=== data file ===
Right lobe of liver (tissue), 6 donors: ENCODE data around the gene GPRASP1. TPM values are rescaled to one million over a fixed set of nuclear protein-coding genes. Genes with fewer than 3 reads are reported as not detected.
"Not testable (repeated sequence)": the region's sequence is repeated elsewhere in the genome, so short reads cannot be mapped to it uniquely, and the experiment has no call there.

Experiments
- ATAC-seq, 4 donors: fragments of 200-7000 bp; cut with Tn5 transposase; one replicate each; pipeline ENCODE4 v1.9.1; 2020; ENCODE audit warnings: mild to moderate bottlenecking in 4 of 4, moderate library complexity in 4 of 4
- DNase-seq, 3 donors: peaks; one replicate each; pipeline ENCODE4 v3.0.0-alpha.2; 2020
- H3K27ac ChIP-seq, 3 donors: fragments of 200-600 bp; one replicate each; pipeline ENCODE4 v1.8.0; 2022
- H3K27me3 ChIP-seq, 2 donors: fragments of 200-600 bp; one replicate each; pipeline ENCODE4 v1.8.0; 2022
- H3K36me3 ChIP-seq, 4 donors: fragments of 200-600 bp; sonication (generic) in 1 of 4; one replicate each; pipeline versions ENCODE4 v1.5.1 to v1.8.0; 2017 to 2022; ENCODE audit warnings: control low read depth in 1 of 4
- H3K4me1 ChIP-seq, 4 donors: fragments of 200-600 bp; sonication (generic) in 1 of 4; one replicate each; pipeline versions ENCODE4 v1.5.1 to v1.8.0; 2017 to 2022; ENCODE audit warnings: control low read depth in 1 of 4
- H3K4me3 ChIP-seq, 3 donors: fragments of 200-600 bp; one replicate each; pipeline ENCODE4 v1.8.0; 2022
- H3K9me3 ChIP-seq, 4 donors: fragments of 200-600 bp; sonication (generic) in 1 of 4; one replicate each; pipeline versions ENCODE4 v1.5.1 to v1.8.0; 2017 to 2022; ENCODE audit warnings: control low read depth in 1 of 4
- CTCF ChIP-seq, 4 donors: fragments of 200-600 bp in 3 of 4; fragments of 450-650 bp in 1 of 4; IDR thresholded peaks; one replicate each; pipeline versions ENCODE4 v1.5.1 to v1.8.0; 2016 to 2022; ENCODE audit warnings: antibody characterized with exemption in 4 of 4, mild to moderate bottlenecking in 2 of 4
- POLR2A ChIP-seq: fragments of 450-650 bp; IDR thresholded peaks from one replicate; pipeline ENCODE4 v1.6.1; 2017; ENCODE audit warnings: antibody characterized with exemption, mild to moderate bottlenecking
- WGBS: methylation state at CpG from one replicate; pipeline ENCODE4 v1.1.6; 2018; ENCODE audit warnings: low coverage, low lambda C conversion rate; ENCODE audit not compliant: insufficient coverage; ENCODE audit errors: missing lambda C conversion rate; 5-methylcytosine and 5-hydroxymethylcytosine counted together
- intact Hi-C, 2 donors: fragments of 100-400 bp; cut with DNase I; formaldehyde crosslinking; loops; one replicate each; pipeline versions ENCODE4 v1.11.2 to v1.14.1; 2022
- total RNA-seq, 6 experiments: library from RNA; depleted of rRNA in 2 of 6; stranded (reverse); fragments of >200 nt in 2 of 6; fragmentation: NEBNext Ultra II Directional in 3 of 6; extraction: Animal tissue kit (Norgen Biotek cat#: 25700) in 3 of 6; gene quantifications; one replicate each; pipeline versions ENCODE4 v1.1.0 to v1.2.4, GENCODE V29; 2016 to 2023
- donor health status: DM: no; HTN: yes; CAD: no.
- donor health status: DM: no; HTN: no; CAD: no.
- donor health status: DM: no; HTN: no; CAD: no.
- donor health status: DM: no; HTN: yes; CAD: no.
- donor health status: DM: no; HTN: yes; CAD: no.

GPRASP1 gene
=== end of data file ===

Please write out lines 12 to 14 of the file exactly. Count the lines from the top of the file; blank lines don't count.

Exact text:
- CTCF ChIP-seq, 4 donors: fragments of 200-600 bp in 3 of 4; fragments of 450-650 bp in 1 of 4; IDR thresholded peaks; one replicate each; pipeline versions ENCODE4 v1.5.1 to v1.8.0; 2016 to 2022; ENCODE audit warnings: antibody characterized with exemption in 4 of 4, mild to moderate bottlenecking in 2 of 4
- POLR2A ChIP-seq: fragments of 450-650 bp; IDR thresholded peaks from one replicate; pipeline ENCODE4 v1.6.1; 2017; ENCODE audit warnings: antibody characterized with exemption, mild to moderate bottlenecking
- WGBS: methylation state at CpG from one replicate; pipeline ENCODE4 v1.1.6; 2018; ENCODE audit warnings: low coverage, low lambda C conversion rate; ENCODE audit not compliant: insufficient coverage; ENCODE audit errors: missing lambda C conversion rate; 5-methylcytosine and 5-hydroxymethylcytosine counted together